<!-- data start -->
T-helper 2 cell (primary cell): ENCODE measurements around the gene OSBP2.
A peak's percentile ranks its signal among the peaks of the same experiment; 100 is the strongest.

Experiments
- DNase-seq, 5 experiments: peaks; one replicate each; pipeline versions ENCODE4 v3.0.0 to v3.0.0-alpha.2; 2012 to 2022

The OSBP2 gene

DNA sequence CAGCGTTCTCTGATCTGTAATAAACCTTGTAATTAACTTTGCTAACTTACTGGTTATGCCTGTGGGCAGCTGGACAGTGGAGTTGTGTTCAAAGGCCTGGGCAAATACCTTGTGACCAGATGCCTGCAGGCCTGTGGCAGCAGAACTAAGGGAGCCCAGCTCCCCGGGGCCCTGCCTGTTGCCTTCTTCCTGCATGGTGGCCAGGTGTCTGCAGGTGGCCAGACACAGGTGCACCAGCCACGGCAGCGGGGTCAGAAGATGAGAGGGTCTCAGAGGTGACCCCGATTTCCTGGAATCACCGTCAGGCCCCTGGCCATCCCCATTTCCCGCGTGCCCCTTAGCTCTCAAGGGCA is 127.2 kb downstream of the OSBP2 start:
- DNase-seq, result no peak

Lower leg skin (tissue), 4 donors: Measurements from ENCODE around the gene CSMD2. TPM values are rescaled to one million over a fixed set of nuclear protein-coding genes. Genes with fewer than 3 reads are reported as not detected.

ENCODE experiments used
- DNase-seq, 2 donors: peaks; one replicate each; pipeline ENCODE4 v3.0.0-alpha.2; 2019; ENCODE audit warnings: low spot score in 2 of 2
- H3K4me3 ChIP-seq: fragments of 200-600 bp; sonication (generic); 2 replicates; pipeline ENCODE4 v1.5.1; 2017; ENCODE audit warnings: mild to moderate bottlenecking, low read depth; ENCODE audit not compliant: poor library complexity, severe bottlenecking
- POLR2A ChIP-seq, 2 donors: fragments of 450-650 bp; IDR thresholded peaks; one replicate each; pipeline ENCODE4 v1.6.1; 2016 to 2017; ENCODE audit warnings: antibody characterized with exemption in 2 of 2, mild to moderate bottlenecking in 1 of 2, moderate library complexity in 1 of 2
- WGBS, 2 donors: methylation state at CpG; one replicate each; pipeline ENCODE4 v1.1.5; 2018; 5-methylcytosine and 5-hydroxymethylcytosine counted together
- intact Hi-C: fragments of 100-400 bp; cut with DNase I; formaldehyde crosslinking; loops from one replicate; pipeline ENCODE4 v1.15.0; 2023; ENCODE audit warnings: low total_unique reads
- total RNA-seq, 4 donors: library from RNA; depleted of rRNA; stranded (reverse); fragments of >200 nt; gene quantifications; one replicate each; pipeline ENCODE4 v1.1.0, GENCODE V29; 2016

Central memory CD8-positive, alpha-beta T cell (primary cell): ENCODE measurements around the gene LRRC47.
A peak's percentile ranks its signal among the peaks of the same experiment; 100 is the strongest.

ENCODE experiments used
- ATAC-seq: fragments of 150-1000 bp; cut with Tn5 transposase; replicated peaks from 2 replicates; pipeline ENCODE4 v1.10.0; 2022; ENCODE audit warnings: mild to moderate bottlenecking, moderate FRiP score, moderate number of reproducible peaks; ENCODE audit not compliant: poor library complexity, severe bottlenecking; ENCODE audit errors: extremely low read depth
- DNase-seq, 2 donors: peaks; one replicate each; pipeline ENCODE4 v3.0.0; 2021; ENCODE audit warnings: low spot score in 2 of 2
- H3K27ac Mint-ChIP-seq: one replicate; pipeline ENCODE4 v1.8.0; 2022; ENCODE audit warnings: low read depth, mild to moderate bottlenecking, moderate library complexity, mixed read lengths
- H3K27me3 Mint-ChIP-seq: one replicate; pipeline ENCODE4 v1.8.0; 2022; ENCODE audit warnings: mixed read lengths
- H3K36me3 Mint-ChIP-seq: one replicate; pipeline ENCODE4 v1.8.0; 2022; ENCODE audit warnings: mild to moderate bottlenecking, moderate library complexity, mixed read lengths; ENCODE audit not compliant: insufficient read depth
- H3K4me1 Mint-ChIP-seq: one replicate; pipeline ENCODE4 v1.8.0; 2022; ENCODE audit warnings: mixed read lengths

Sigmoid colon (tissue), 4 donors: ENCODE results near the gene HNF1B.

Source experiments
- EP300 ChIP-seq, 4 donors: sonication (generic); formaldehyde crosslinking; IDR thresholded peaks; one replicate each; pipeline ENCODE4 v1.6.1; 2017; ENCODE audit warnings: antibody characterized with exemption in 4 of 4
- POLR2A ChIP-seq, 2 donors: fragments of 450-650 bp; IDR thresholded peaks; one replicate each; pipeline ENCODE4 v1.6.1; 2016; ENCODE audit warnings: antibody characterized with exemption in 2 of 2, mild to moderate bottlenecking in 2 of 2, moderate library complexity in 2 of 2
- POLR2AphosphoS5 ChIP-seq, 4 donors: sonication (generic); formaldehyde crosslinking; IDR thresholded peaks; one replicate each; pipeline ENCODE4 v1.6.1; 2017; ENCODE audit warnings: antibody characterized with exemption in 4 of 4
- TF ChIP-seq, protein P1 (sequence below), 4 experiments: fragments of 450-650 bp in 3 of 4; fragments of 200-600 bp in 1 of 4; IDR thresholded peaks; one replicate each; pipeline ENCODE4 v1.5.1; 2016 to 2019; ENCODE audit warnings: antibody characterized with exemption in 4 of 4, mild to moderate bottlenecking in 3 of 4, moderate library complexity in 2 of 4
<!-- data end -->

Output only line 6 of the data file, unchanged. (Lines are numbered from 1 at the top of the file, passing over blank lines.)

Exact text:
DNA sequence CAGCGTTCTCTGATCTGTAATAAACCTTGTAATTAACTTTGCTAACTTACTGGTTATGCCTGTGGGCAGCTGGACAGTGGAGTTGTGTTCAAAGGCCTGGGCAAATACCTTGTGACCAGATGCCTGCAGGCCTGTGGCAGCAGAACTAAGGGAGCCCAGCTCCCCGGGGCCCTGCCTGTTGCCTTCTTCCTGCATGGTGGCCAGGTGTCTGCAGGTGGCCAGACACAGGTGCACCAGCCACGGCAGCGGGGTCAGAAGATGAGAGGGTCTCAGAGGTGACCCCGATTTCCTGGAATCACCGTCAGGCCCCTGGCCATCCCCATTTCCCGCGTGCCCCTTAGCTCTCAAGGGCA is 127.2 kb downstream of the OSBP2 start: